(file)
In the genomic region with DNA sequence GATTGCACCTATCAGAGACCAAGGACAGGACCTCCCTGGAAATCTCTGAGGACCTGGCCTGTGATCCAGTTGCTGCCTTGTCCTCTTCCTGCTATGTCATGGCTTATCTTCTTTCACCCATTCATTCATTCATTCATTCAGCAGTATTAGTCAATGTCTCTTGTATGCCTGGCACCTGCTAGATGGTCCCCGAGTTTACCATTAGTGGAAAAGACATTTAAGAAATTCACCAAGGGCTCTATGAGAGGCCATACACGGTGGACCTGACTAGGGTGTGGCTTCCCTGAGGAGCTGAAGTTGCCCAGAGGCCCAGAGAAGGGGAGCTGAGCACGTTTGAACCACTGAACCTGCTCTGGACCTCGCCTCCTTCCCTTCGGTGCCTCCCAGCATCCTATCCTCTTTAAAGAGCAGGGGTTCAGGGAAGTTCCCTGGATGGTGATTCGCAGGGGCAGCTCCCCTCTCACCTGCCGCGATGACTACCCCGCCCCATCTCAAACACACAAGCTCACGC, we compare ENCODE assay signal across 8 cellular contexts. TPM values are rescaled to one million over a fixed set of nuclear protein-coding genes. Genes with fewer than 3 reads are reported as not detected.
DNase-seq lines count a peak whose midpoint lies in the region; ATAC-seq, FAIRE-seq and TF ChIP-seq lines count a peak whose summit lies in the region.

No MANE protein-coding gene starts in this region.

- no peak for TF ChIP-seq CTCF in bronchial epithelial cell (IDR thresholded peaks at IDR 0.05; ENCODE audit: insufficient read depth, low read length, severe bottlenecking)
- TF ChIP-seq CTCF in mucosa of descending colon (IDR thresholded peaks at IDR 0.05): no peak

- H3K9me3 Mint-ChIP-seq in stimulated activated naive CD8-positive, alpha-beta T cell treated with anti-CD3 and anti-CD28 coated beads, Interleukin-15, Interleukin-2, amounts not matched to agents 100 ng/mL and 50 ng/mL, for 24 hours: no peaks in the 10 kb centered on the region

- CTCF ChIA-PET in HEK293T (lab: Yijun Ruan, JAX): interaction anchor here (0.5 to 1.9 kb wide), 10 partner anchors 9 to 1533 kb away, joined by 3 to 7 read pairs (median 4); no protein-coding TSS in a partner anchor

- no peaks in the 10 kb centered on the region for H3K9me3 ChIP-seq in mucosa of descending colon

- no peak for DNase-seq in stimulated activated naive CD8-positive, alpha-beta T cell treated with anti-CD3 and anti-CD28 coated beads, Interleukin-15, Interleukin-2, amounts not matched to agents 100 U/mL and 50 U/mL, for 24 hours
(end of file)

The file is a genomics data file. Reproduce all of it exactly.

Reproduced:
In the genomic region with DNA sequence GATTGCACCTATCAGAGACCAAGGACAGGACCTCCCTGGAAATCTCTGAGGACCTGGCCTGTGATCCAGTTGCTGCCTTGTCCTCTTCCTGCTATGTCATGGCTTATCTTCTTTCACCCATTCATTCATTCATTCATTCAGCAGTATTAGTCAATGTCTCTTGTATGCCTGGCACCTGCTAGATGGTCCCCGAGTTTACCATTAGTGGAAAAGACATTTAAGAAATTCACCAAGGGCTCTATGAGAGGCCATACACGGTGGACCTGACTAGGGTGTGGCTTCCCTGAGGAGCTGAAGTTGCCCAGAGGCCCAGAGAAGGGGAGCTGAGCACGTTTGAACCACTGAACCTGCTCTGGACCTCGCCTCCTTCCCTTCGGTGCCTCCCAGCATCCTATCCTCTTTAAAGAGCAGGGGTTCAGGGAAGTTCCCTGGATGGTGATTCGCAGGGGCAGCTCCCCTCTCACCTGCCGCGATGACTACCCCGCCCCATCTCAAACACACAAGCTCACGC, we compare ENCODE assay signal across 8 cellular contexts. TPM values are rescaled to one million over a fixed set of nuclear protein-coding genes. Genes with fewer than 3 reads are reported as not detected.
DNase-seq lines count a peak whose midpoint lies in the region; ATAC-seq, FAIRE-seq and TF ChIP-seq lines count a peak whose summit lies in the region.

No MANE protein-coding gene starts in this region.

- no peak for TF ChIP-seq CTCF in bronchial epithelial cell (IDR thresholded peaks at IDR 0.05; ENCODE audit: insufficient read depth, low read length, severe bottlenecking)
- TF ChIP-seq CTCF in mucosa of descending colon (IDR thresholded peaks at IDR 0.05): no peak

- H3K9me3 Mint-ChIP-seq in stimulated activated naive CD8-positive, alpha-beta T cell treated with anti-CD3 and anti-CD28 coated beads, Interleukin-15, Interleukin-2, amounts not matched to agents 100 ng/mL and 50 ng/mL, for 24 hours: no peaks in the 10 kb centered on the region

- CTCF ChIA-PET in HEK293T (lab: Yijun Ruan, JAX): interaction anchor here (0.5 to 1.9 kb wide), 10 partner anchors 9 to 1533 kb away, joined by 3 to 7 read pairs (median 4); no protein-coding TSS in a partner anchor

- no peaks in the 10 kb centered on the region for H3K9me3 ChIP-seq in mucosa of descending colon

- no peak for DNase-seq in stimulated activated naive CD8-positive, alpha-beta T cell treated with anti-CD3 and anti-CD28 coated beads, Interleukin-15, Interleukin-2, amounts not matched to agents 100 U/mL and 50 U/mL, for 24 hours